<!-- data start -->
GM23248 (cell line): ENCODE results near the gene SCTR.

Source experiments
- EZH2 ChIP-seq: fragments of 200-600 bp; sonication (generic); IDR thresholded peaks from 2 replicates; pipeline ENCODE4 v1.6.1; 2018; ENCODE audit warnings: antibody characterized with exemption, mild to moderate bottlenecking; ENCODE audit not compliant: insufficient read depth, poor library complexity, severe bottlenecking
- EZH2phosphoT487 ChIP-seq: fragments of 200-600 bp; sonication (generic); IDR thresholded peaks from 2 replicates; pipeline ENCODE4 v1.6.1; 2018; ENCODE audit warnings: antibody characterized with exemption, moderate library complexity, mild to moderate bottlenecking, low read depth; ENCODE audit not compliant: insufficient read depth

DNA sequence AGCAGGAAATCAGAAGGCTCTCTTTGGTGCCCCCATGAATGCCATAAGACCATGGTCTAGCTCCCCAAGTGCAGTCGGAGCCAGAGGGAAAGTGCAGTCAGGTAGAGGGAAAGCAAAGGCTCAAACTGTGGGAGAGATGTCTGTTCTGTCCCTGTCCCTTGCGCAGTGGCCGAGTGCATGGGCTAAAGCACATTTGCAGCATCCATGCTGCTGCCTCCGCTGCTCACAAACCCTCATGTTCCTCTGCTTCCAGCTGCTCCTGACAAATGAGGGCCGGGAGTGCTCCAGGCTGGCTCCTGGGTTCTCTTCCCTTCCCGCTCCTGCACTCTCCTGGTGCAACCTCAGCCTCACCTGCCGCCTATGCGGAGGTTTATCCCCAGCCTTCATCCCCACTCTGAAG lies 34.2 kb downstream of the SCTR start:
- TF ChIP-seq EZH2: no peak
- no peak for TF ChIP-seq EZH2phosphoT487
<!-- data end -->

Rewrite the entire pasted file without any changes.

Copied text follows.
GM23248 (cell line): ENCODE results near the gene SCTR.

Source experiments
- EZH2 ChIP-seq: fragments of 200-600 bp; sonication (generic); IDR thresholded peaks from 2 replicates; pipeline ENCODE4 v1.6.1; 2018; ENCODE audit warnings: antibody characterized with exemption, mild to moderate bottlenecking; ENCODE audit not compliant: insufficient read depth, poor library complexity, severe bottlenecking
- EZH2phosphoT487 ChIP-seq: fragments of 200-600 bp; sonication (generic); IDR thresholded peaks from 2 replicates; pipeline ENCODE4 v1.6.1; 2018; ENCODE audit warnings: antibody characterized with exemption, moderate library complexity, mild to moderate bottlenecking, low read depth; ENCODE audit not compliant: insufficient read depth

DNA sequence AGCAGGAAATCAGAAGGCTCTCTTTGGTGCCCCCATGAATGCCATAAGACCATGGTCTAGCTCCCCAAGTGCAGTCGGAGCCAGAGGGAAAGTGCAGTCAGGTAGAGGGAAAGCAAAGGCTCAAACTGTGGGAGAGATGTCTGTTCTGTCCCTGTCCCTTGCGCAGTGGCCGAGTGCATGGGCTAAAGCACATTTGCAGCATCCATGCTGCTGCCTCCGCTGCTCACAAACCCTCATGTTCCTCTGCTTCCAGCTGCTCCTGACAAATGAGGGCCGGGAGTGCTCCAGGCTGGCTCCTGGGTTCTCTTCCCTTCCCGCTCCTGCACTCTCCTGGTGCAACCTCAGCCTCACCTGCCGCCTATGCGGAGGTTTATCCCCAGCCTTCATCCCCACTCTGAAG lies 34.2 kb downstream of the SCTR start:
- TF ChIP-seq EZH2: no peak
- no peak for TF ChIP-seq EZH2phosphoT487